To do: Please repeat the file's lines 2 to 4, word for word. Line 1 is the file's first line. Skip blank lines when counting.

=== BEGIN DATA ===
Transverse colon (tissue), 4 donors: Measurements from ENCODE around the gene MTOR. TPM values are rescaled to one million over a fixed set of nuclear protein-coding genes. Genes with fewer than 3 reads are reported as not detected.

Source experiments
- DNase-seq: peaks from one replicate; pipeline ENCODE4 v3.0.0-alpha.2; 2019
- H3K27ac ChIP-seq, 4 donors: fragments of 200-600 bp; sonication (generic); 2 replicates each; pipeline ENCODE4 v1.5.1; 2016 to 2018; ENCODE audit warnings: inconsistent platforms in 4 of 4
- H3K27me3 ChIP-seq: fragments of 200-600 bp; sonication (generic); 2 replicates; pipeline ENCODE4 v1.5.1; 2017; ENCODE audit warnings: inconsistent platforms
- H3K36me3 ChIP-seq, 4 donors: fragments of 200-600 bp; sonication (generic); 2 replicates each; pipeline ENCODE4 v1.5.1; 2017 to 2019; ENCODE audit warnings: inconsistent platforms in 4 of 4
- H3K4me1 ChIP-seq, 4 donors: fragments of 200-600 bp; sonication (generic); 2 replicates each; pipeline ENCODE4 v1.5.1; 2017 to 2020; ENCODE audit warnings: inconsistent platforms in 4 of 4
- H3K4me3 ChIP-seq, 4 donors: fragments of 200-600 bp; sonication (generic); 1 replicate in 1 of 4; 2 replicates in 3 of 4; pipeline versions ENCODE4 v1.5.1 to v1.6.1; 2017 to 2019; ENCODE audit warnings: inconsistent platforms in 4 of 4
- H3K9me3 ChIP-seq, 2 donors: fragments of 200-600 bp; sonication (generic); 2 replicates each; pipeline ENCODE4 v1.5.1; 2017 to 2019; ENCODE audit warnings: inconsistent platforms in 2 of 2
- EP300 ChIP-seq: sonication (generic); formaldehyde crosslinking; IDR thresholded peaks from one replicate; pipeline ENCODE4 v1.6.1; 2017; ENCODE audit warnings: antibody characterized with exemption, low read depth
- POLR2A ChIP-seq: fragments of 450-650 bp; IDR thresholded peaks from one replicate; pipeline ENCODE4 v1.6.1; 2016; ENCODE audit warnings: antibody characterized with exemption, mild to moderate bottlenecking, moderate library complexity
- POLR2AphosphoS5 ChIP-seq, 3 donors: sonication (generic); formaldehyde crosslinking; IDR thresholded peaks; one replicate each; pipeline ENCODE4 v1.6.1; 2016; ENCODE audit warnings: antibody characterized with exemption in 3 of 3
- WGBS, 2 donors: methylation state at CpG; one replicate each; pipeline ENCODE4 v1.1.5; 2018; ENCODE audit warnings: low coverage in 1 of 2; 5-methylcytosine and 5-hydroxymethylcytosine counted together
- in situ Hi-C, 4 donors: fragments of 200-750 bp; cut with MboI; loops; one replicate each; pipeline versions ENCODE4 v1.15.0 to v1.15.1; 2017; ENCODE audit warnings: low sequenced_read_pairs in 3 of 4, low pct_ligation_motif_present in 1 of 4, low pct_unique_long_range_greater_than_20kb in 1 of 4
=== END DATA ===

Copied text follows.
Source experiments
- DNase-seq: peaks from one replicate; pipeline ENCODE4 v3.0.0-alpha.2; 2019
- H3K27ac ChIP-seq, 4 donors: fragments of 200-600 bp; sonication (generic); 2 replicates each; pipeline ENCODE4 v1.5.1; 2016 to 2018; ENCODE audit warnings: inconsistent platforms in 4 of 4